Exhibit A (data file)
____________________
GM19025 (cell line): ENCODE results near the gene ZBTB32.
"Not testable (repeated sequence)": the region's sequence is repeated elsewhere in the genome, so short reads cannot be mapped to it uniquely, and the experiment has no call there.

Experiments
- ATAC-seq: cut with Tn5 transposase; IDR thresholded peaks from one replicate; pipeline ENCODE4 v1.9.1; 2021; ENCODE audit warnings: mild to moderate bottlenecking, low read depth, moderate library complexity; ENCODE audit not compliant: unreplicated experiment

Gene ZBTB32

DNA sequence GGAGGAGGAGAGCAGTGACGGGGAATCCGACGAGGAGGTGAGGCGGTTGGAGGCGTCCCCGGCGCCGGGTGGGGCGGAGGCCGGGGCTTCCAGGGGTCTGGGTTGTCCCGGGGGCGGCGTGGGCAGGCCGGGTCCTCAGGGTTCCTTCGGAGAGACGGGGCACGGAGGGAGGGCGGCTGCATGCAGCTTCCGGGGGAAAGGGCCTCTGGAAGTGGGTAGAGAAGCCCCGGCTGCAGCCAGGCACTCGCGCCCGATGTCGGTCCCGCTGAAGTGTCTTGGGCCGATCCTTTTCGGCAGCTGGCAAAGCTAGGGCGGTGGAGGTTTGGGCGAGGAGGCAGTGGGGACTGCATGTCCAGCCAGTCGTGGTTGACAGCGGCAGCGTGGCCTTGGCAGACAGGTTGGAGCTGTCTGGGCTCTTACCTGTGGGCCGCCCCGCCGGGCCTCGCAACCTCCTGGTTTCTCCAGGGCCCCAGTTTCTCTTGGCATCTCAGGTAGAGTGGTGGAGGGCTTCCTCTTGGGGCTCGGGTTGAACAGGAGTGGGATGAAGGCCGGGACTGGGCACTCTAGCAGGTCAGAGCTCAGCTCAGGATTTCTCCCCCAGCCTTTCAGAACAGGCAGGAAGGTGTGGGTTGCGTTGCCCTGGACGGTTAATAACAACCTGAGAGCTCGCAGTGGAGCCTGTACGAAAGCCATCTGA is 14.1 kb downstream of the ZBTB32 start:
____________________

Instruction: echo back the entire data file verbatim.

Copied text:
GM19025 (cell line): ENCODE results near the gene ZBTB32.
"Not testable (repeated sequence)": the region's sequence is repeated elsewhere in the genome, so short reads cannot be mapped to it uniquely, and the experiment has no call there.

Experiments
- ATAC-seq: cut with Tn5 transposase; IDR thresholded peaks from one replicate; pipeline ENCODE4 v1.9.1; 2021; ENCODE audit warnings: mild to moderate bottlenecking, low read depth, moderate library complexity; ENCODE audit not compliant: unreplicated experiment

Gene ZBTB32

DNA sequence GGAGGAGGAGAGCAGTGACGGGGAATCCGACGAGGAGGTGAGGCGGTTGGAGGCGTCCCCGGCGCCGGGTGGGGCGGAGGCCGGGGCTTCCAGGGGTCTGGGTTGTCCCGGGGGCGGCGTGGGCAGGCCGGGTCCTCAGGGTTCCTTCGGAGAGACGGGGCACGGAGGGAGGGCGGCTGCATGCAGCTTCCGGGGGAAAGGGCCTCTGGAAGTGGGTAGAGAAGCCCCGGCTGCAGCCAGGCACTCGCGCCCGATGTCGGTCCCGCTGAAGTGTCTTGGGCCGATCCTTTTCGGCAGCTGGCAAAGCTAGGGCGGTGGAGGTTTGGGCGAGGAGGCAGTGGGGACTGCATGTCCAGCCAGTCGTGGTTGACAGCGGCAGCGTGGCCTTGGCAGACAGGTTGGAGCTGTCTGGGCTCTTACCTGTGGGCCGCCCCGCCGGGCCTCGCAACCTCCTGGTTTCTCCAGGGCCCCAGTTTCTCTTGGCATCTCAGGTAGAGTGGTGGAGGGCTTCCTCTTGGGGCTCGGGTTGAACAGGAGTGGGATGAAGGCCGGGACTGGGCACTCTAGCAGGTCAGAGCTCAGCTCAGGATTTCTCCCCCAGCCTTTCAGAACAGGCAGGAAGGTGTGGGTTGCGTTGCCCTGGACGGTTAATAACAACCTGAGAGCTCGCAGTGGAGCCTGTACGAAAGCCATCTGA is 14.1 kb downstream of the ZBTB32 start: